There are those die hard fans who would counter that Costello's lyrics are the subtlest and most literary of his career, something I would argue against, but all the same this is a weak defense of the general torpor that saturates "The Delivery Man". Even if it were so, albums that are more interesting to read than to listen to are fit, on principle, to be used for target practice at the next skeet shoot.

Elvis Costello is a boomer himself. He was born in 1954, I was born in 1952. The issue isn't his taste in music-- I've been a fan and supporter of Costello since he first appeared in the States in 1977, precisely because it seemed he and I shared much of the same attitude about the world and that we drew from the same musical and literary influences. The issue is the lack of consistent quality in too much of his later work. He's written a good number of good songs scattered through out the uneven and unfocused discs he's released, but it's disconcerting to buy albums on the fading hope that I might be lucky enough to get two or three good tunes out of the average seventy minutes running time per CD.

I bought the record all by myself, listened to it alone, listened to it again alone, generally listened to it for a week by myself, more or less, and found that I liked it better than any record he'd been out in several years. I wrote my review on a now defunct music site I had without the benefit of reading anyone else's reviews; what I found when I did read the notices in The Village Voice and Rolling Stone was that the reviewers thought as I did, that EC was working at full boil once again. Not surprisingly (to me) most Costello fans I talked to about Cruel liked it quite a bit; some even thought it was his best album ever. Anyway, the point is that it's more likely that our man actually put out a great album rather than manifestation of group think. Cruel, actually, bucked the trend, since most of his later work was getting mixed reviews at best. The herd mentality, if there was one regarding EC, was to give him less than unqualified raves. As for the song lyrics, you already named two of them, both "Episode of Blonds" and "45" are punchy, clipped, caustic and wonderfully layered in their nuance, puns and insinuations, and I wish he could write this well more often these days. I would add another favorite, "Spooky Girlfriend".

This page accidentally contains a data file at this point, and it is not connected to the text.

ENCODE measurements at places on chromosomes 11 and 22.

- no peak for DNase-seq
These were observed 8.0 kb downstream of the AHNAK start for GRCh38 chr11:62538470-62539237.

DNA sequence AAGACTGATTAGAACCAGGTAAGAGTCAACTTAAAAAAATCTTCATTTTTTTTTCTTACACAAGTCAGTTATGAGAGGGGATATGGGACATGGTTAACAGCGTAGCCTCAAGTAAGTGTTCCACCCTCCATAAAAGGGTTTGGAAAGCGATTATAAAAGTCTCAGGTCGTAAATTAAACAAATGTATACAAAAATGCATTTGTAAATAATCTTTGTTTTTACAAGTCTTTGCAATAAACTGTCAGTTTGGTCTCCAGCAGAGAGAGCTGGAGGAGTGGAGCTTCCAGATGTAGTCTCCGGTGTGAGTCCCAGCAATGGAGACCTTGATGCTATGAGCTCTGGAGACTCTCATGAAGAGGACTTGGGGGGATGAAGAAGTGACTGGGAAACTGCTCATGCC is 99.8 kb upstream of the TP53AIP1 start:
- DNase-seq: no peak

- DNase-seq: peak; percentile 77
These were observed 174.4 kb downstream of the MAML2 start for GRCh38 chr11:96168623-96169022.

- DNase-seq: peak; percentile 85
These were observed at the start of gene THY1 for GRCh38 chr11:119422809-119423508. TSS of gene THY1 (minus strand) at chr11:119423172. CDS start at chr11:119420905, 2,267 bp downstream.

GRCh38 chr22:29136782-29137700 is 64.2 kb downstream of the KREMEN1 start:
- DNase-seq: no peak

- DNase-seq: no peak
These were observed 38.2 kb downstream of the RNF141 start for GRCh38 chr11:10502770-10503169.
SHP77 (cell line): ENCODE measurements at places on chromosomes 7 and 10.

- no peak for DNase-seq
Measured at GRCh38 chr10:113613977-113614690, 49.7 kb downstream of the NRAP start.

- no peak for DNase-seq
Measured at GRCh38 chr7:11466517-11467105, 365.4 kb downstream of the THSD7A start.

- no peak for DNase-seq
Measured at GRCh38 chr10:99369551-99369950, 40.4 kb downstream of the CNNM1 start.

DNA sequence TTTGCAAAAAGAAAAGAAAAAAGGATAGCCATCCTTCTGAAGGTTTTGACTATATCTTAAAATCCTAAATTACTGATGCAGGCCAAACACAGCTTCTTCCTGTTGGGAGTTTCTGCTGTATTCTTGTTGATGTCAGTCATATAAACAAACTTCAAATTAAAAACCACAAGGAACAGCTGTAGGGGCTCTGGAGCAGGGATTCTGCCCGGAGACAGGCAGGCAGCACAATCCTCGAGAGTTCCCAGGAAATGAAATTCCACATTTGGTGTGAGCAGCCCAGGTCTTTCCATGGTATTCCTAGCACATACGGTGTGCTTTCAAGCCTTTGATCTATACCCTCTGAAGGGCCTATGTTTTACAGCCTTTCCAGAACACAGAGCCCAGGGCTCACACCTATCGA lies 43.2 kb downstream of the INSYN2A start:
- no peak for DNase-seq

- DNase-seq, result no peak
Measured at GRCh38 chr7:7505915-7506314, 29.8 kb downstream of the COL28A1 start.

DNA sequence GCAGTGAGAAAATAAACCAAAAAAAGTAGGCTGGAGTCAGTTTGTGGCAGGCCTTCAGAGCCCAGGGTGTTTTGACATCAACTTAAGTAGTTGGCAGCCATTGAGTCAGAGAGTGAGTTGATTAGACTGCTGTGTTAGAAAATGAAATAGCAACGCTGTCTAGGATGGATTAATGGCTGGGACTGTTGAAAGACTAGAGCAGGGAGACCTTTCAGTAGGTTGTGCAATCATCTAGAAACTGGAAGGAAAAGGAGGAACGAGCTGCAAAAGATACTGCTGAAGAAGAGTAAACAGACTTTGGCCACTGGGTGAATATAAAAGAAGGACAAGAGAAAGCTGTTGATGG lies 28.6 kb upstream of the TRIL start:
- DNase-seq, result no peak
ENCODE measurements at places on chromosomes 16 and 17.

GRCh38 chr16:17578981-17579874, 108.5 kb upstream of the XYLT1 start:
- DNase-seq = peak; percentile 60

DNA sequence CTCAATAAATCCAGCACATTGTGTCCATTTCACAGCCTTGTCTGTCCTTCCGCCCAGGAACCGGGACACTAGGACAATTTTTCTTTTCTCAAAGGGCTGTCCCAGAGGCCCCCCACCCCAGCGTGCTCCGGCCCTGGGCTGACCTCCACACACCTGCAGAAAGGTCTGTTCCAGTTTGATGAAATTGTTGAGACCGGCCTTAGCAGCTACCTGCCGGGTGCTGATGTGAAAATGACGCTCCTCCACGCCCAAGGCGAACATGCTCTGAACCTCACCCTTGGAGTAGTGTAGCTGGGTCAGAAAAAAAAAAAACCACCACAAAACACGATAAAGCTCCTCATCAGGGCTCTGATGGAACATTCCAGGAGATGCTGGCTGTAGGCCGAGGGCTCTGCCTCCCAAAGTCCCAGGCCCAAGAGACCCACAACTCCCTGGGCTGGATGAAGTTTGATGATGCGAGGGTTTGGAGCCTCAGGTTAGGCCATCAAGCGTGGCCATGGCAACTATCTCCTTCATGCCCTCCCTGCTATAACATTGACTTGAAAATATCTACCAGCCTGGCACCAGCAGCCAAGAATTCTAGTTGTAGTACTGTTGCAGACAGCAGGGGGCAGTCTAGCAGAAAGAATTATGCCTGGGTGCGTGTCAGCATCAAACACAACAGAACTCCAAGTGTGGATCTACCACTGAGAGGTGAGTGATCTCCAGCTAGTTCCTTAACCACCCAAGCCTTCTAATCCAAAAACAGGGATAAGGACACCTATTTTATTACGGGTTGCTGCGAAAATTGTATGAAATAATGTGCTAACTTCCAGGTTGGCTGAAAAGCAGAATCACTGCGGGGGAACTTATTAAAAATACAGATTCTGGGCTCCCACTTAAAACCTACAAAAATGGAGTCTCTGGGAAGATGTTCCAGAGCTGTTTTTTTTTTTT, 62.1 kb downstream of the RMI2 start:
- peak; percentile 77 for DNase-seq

Waits has a shtick, sure, but everyone does. Packaging and image is a large part of getting the music out there. Finally, though, there is the music
that stands to be judged, and Waits sublime fusing of alien styles --hard bop, delta blues, Brecht-Weil, Beat prosody, and any number of influences one might toss at him--is unique and grandly textured. It is artful, as opposed to arty, and it is unique, and contrary to the notion that he makes the same album over and over again, it's more accurate to assert that he has a style, a set of aesthetic principles he brings into play and expands or contracts as his instinct dictates. The music he's making in the late nineties isn't the same as the relatively modest efforts from the Seventies. He's grown, he's gotten wiser, and he’s become more interesting to listen to. And he's the best "poetic" lyricist currently in the game.